Author Topic: Why Was AA Afraid To Be Found?  (Read 9951 times)

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Offline Annie

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Re: Why Was AA Afraid To Be Found?
« Reply #30 on: October 26, 2005, 12:14:27 PM »
Then to answer the original question, nope. She was not afraid to be found. She spent decades making a public spectacle of herself, calling herself AN. If she was so afraid and wanted to hide, she would not have done this.

Offline Elisabeth

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Re: Why Was AA Afraid To Be Found?
« Reply #31 on: October 26, 2005, 12:58:13 PM »
I think it bears repeating:

According to the Dalldorf report, AA did not say she was living in fear of her life. No. She said she was afraid of "persecution."

The only evidence we have that this "persecution" amounted to a life-threatening situation is Peter Kurth's. He concluded - concluded, I stress - that this is what she meant. But unless we have the actual doctors' reports in front of our eyes and they say something different, all we have for now is that AA was afraid of "persecution."
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Offline AGRBear

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Re: Why Was AA Afraid To Be Found?
« Reply #32 on: October 26, 2005, 01:11:26 PM »
Quote

Elvis was/is often seen all over the world*. It doesn't mean that he was/is still alive...

*P.S. So are UFOs.


We're not commenting on this kind of post anymore.

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« Last Edit: December 31, 1969, 06:00:00 PM by AGRBear »
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Offline AGRBear

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Re: Why Was AA Afraid To Be Found?
« Reply #33 on: October 26, 2005, 01:12:46 PM »
Quote
I think it bears repeating:

According to the Dalldorf report, AA did not say she was living in fear of her life. No. She said she was afraid of "persecution."

The only evidence we have that this "persecution" amounted to a life-threatening situation is Peter Kurth's. He concluded - concluded, I stress - that this is what she meant. But unless we have the actual doctors' reports in front of our eyes and they say something different, all we have for now is that AA was afraid of "persecution."


So,  you think this is just part of Peter Kurth's interpretation of what AA meant.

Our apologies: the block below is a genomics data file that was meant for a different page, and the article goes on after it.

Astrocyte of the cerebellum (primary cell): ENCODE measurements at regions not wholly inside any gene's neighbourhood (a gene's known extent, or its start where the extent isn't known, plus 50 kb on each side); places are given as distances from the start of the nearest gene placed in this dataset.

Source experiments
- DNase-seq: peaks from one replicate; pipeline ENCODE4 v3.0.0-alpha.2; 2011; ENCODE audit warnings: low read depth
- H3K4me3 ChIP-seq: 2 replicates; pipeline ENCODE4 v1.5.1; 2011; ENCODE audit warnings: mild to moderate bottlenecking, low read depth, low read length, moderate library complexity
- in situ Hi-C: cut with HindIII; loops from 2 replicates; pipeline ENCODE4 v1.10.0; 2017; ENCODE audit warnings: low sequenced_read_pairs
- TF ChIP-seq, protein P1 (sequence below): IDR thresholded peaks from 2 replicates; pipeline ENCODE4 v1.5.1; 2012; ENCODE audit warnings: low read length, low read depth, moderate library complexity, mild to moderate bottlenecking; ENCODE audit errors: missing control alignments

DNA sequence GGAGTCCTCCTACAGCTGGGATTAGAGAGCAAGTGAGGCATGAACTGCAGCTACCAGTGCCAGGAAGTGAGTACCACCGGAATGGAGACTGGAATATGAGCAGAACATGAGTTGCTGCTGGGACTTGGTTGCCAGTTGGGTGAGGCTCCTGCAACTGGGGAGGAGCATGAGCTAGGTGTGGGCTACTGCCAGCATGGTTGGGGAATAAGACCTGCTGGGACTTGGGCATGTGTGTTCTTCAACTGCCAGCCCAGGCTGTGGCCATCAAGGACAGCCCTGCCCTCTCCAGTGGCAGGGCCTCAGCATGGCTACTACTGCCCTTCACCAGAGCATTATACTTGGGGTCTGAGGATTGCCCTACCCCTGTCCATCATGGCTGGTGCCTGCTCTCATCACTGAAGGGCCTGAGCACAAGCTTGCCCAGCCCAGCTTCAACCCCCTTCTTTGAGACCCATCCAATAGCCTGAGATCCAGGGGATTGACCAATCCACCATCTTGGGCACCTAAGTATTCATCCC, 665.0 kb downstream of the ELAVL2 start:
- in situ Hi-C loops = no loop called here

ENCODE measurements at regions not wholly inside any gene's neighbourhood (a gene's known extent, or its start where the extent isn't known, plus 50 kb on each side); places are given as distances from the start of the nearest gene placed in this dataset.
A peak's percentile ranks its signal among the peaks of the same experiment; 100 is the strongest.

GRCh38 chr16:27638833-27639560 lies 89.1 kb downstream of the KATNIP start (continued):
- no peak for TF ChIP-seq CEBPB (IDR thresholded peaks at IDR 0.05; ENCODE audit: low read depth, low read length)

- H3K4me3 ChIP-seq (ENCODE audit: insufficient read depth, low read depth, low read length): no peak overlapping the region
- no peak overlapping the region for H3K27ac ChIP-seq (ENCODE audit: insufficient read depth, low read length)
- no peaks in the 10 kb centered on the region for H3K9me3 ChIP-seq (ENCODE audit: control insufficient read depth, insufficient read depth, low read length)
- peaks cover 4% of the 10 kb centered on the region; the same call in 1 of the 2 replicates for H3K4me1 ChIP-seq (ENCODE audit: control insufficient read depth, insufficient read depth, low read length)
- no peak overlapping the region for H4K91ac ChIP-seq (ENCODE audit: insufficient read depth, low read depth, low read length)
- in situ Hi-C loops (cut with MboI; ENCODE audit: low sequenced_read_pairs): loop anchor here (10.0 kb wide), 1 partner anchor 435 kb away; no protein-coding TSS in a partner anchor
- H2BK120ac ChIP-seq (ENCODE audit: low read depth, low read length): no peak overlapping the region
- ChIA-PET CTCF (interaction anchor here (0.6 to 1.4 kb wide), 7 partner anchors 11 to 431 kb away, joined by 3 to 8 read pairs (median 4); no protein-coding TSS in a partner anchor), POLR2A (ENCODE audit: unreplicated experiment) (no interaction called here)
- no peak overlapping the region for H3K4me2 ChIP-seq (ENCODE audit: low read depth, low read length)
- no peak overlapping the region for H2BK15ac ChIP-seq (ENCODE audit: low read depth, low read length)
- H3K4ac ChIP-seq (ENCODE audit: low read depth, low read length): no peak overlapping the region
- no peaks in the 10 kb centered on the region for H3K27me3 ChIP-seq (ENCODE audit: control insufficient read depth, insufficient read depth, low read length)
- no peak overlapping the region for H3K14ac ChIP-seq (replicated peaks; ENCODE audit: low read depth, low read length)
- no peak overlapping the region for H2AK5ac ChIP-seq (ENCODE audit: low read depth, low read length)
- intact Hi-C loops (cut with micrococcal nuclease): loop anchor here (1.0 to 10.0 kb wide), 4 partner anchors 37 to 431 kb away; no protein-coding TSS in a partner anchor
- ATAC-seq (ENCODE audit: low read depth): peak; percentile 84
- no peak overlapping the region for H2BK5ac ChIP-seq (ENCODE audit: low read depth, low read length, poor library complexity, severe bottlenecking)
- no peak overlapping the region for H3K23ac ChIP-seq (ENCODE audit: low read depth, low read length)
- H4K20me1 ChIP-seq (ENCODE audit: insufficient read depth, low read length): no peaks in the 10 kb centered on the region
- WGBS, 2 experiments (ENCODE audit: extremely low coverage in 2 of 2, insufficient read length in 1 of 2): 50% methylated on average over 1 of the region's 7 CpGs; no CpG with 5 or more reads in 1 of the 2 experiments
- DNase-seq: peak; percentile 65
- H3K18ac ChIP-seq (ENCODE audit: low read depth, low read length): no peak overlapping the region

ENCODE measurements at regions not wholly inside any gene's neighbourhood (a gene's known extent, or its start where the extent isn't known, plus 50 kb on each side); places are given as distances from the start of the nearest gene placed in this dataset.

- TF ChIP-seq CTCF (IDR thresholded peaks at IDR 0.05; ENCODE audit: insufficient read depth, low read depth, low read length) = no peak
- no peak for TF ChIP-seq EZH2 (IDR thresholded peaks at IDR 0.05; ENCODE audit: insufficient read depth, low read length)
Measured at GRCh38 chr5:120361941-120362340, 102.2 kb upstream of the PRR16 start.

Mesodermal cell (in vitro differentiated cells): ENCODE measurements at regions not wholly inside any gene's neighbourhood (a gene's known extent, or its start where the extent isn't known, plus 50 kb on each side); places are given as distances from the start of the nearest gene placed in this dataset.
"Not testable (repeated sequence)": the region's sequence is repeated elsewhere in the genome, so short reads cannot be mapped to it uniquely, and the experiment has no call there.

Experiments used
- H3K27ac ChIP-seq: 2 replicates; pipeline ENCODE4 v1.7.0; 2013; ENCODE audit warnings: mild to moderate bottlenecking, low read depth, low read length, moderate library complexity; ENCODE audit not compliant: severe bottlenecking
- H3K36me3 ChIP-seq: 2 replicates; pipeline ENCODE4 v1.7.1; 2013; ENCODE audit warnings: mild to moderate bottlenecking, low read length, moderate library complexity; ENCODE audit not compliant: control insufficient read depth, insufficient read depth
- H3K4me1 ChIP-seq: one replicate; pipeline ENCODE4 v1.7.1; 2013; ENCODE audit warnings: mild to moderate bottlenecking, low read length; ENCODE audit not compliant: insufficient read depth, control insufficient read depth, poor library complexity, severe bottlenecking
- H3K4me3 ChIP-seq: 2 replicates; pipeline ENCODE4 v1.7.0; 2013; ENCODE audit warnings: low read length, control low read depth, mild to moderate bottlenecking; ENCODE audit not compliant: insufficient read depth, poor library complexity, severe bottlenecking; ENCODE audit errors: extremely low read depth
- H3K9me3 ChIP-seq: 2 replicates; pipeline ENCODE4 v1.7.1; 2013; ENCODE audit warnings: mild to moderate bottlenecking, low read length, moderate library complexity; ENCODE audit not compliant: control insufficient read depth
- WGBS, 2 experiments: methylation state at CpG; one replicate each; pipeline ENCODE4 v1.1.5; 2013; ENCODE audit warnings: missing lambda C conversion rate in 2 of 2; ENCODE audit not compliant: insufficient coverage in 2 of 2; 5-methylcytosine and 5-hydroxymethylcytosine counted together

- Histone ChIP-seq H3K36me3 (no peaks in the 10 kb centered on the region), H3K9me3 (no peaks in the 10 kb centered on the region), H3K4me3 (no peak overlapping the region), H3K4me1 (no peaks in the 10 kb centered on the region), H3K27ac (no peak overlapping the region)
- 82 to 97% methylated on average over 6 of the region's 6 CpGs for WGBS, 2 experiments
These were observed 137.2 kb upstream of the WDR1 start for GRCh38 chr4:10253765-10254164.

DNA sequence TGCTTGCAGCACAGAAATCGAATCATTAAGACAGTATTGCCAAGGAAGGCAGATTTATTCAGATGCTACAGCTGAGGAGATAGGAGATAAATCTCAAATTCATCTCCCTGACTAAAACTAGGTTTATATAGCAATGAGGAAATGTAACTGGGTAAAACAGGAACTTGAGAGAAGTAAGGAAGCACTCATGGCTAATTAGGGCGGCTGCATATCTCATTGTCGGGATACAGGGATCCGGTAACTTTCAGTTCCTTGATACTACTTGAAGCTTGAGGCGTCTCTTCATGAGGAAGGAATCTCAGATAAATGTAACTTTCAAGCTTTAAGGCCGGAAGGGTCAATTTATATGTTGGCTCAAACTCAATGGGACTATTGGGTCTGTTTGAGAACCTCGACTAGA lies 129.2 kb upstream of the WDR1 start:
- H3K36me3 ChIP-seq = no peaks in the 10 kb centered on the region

AGRBear
« Last Edit: December 31, 1969, 06:00:00 PM by AGRBear »
"What is true by lamplight is not always true by sunlight."

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Offline Elisabeth

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Re: Why Was AA Afraid To Be Found?
« Reply #34 on: October 26, 2005, 01:20:07 PM »
It's quite possible that Peter Kurth has some kind of proof that AA told the doctors at Dalldorf she was living in fear of her life. But in that case he should have quoted it directly. Otherwise his account is somewhat misleading, especially since what he actually quotes from the doctors' report is that AA feared "persecution." Persecution, not murder. So that is all we have to go on, unless someone else here can cite the report in full.
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Offline AGRBear

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Re: Why Was AA Afraid To Be Found?
« Reply #35 on: October 26, 2005, 01:35:37 PM »
So this could mean she feared persecution of her making a claim of being GD Anastasia?

Could someone tell me a page number in Kurth's book on  Anastasia?

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« Last Edit: December 31, 1969, 06:00:00 PM by AGRBear »
"What is true by lamplight is not always true by sunlight."

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Offline Louis_Charles

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Re: Why Was AA Afraid To Be Found?
« Reply #36 on: October 26, 2005, 01:51:36 PM »
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The Perm stories have not been discredited.  What has occured is that people have set these testimonies aside.


Because they were discredited. If they had not been, they would not have been set aside. Am I missing an argument thread here?

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Greg King wrote in a post which I'll have to find said that he and Penny didn't find information which they found interesting enough to follow.  Like others,  it was their opinion at the time he wrote the post and the book that there were no survivors.  However, they did include the fact that Anastasia may have survived for a time but not Alexei.   [Note: It's been too long since I read these posts so I may not remember this as accurately as I should.]